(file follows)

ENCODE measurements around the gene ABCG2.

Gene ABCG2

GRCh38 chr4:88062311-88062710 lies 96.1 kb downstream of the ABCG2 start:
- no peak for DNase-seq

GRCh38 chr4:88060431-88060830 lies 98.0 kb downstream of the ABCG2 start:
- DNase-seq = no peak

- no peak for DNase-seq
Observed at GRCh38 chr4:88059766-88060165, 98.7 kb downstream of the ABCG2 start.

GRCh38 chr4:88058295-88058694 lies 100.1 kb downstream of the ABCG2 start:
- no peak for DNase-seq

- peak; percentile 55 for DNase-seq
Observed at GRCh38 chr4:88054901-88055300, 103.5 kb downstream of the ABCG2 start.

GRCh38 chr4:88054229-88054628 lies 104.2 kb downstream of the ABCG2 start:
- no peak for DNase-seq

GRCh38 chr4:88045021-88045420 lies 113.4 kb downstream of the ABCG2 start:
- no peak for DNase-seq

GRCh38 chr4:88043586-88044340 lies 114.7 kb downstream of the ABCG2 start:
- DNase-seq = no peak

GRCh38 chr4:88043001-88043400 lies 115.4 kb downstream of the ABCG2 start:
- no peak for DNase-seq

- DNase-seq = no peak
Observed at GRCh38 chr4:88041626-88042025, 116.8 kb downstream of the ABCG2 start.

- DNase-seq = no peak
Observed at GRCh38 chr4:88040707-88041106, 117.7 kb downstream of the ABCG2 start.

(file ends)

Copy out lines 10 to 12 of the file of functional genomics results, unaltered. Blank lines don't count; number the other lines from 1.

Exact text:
- no peak for DNase-seq

- peak; percentile 55 for DNase-seq
Observed at GRCh38 chr4:88054901-88055300, 103.5 kb downstream of the ABCG2 start.